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IWN(4) Device Drivers Manual IWN(4)

iwn
Intel WiFi Link 4965/5000/1000/6000 IEEE 802.11a/g/n wireless network devices

iwn* at pci?

The iwn driver provides support for Intel Wireless WiFi Link 4965/5000/1000 and 6000 Series PCIe Mini Card network adapters.

The Intel Wireless WiFi Link 4965AGN (codenamed Kedron) is a PCIe Mini Card network adapter that operates in the 2GHz and 5GHz spectra. It has 2 transmit paths and 3 receiver paths (2T3R). It is part of the fourth-generation Centrino platform (codenamed Santa Rosa).

The Intel WiFi Link 5000 series is a family of wireless network adapters that operate in the 2GHz and 5GHz spectra. They are part of the fifth-generation Centrino platform (codenamed Montevina). These adapters are available in both PCIe Mini Card (model code ending by MMW) and PCIe Half Mini Card (model code ending by HMW) form factor. The iwn driver provides support for the 5100 (codenamed Shirley Peak 1x2), 5150 (codenamed Echo Peak-V), 5300 (codenamed Shirley Peak 3x3) and 5350 (codenamed Echo Peak-P) adapters. The 5100 and 5150 adapters have 1 transmit path and 2 receiver paths (1T2R). The 5300 and 5350 adapters have 3 transmit paths and 3 receiver paths (3T3R).

The Intel WiFi Link 1000 (codenamed Condor Peak) is a single-chip wireless network adapter that operates in the 2GHz spectrum. It is part of the sixth-generation Centrino platform (codenamed Calpella). It is available in both PCIe Mini Card (model code ending by MMW) and PCIe Half Mini Card (model code ending by HMW) form factor. It has 1 transmit path and 2 receiver paths (1T2R).

The Intel Centrino Ultimate-N 6300 (codenamed Puma Peak 3x3) is a single-chip wireless network adapter that operates in the 2GHz and 5GHz spectra. It has 3 transmit paths and 3 receiver paths (3T3R). The Intel Centrino Advanced-N 6250 (codenamed Kilmer Peak) is a combo WiFi/WiMAX network adapter that operates in the 2GHz and 5GHz spectra. It has 2 transmit paths and 2 receiver paths (2T2R). The Intel Centrino Advanced-N 6200 (codenamed Puma Peak 2x2) is a wireless network adapter that operates in the 2GHz and 5GHz spectra. It has 2 transmit paths and 2 receiver paths (2T2R). These adapters are part of the sixth-generation Centrino platform (codenamed Calpella).

These are the modes the iwn driver can operate in:

BSS mode
Also known as infrastructure mode, this is used when associating with an access point, through which all traffic passes. This mode is the default.
monitor mode
In this mode the driver is able to receive packets without associating with an access point. This disables the internal receive filter and enables the card to capture packets from networks which it wouldn't normally have access to, or to scan for access points.

The iwn driver can be configured to use Wired Equivalent Privacy (WEP) or Wi-Fi Protected Access (WPA-PSK and WPA2-PSK). WPA is the de facto encryption standard for wireless networks. It is strongly recommended that WEP not be used as the sole mechanism to secure wireless communication, due to serious weaknesses in it. The iwn driver offloads both encryption and decryption of unicast data frames to the hardware for the CCMP cipher.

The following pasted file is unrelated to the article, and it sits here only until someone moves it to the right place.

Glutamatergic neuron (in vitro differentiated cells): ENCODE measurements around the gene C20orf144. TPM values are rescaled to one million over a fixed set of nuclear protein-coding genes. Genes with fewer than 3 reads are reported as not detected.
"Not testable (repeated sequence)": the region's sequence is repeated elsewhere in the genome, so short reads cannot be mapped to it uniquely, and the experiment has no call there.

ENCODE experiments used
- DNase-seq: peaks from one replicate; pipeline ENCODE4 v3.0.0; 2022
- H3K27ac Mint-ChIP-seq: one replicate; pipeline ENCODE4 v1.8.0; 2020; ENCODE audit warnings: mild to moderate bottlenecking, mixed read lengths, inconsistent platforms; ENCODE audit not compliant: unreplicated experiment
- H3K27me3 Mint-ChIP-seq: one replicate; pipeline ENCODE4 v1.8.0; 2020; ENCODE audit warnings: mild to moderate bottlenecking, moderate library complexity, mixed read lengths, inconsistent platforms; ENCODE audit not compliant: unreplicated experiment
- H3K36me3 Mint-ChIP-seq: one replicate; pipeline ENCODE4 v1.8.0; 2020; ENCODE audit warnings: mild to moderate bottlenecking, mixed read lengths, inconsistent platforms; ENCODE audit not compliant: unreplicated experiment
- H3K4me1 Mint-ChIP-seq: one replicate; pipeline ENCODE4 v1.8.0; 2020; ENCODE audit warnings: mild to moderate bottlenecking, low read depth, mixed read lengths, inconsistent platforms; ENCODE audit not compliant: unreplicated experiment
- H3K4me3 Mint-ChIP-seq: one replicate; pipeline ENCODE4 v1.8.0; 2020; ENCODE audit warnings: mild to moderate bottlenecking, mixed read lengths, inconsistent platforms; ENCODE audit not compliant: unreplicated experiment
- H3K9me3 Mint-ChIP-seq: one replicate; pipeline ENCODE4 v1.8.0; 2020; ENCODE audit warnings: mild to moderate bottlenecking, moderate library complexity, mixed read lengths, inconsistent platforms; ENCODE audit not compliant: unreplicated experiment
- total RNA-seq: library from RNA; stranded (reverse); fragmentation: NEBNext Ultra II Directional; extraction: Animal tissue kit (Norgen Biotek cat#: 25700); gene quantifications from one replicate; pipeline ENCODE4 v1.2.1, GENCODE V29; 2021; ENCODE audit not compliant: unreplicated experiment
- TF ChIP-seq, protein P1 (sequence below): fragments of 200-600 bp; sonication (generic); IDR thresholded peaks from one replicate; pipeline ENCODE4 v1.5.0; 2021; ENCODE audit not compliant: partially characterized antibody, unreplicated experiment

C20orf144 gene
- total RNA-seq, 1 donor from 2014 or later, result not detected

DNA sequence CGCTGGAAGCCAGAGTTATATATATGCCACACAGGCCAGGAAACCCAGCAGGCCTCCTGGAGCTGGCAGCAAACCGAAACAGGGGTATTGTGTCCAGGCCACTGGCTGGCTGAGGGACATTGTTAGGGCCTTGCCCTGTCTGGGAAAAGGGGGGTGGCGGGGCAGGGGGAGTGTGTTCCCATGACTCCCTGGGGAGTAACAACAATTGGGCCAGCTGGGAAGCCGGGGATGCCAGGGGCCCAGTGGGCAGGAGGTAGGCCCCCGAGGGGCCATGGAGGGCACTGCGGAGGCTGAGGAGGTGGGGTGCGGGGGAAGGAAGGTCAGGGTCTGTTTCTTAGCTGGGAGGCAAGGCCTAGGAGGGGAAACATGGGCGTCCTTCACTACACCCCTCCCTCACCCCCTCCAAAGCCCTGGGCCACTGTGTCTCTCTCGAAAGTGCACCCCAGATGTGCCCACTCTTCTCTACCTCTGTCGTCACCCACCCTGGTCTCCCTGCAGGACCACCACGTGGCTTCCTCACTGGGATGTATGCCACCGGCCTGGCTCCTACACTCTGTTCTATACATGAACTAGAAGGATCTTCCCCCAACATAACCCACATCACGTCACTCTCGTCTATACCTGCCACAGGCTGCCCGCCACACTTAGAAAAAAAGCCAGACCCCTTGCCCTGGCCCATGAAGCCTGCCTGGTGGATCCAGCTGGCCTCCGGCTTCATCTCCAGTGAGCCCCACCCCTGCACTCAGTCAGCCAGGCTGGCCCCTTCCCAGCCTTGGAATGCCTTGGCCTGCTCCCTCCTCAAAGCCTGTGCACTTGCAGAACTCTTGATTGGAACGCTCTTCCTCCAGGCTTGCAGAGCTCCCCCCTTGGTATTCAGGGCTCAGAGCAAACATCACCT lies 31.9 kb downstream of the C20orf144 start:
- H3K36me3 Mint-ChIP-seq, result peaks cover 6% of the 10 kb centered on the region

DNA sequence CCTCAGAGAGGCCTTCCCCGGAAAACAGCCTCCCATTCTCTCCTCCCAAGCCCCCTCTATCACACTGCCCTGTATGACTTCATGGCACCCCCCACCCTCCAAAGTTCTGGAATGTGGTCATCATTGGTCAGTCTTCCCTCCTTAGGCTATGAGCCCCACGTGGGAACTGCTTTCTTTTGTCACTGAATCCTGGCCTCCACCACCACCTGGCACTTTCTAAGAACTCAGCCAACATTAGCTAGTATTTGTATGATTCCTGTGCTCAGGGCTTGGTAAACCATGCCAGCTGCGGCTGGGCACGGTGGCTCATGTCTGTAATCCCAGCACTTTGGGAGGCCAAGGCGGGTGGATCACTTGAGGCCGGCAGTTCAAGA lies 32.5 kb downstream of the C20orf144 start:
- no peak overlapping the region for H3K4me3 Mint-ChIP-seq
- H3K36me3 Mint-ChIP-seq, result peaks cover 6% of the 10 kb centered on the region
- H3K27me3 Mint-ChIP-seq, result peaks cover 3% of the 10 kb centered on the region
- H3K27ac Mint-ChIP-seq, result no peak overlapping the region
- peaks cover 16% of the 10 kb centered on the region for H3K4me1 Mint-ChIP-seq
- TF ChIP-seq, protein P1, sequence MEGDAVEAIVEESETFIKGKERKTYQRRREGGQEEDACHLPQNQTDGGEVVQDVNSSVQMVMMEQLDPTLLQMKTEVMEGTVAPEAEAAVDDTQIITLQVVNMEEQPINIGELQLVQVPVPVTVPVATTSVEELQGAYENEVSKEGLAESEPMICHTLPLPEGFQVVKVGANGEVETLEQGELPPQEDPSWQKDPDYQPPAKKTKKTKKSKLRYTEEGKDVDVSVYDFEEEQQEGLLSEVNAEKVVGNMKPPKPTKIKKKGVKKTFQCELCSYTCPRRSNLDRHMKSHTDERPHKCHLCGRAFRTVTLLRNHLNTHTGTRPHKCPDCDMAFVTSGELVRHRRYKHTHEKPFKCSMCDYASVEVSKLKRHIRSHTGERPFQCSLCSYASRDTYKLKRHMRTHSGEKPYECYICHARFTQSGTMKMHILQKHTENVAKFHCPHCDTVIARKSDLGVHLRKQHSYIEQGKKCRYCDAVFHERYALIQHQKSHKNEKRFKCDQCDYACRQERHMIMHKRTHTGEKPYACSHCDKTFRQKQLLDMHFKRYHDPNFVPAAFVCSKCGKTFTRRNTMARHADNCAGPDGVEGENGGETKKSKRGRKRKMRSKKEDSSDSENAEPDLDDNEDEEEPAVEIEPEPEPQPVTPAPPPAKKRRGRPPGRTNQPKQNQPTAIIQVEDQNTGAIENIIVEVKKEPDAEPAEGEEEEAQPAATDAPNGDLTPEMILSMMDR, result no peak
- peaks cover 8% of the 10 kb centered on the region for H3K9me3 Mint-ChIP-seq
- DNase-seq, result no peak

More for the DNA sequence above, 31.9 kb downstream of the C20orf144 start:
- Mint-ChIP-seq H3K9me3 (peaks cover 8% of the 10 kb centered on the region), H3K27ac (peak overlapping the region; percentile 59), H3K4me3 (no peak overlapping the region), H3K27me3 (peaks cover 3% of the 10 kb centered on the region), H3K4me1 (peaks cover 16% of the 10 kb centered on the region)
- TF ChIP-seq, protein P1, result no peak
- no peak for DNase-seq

The iwn driver can be configured at runtime with ifconfig(8) or on boot with hostname.if(5).

The driver needs at least version 5.6 of the following firmware files, which are loaded when an interface is brought up:

/etc/firmware/iwn-4965
 
/etc/firmware/iwn-5000
 
/etc/firmware/iwn-5150
 
/etc/firmware/iwn-1000
 
/etc/firmware/iwn-6000
 
/etc/firmware/iwn-6050
 
/etc/firmware/iwn-6005
 
/etc/firmware/iwn-6030
 

These firmware files are not free because Intel refuses to grant distribution rights without contractual obligations. As a result, even though OpenBSD includes the driver, the firmware files cannot be included and users have to download these files on their own.

A prepackaged version of the firmware, designed to be used with pkg_add(1), can be found at:

http://firmware.openbsd.org/firmware/iwn-firmware-5.6.tgz

The following hostname.if(5) example configures iwn0 to join whatever network is available on boot, using WEP key “0x1deadbeef1”, channel 11, obtaining an IP address using DHCP:
dhcp NONE NONE NONE nwkey 0x1deadbeef1 chan 11

Configure iwn0 to join network “my_net” using WPA with passphrase “my_passphrase”:

# ifconfig iwn0 nwid my_net wpakey my_passphrase

Join an existing BSS network, “my_net”:

# ifconfig iwn0 192.168.1.1 netmask 0xffffff00 nwid my_net

iwn%d: device timeout
A frame dispatched to the hardware for transmission did not complete in time. The driver will reset the hardware. This should not happen.
iwn%d: fatal firmware error
For some reason, the firmware crashed. The driver will reset the hardware. This should not happen.
iwn%d: radio is disabled by hardware switch
The radio transmitter is off and thus no packet can go out. The driver will reset the hardware. Make sure the laptop radio switch is on.
iwn%d: error %d, could not read firmware %s
For some reason, the driver was unable to read the firmware image from the filesystem. The file might be missing or corrupted.
iwn%d: firmware file too short: %d bytes
The firmware image is corrupted and can't be loaded into the adapter.
iwn%d: could not load firmware
An attempt to load the firmware into the adapter failed. The driver will reset the hardware.

pkg_add(1), arp(4), ifmedia(4), intro(4), netintro(4), pci(4), hostname.if(5), ifconfig(8)

The iwn driver was written by Damien Bergamini ⟨damien@openbsd.org⟩.

The iwn driver does not support any of the 802.11n capabilities offered by the adapters. Additional work is required in ieee80211(9) before those features can be supported.
June 9, 2011 OpenBSD-5.1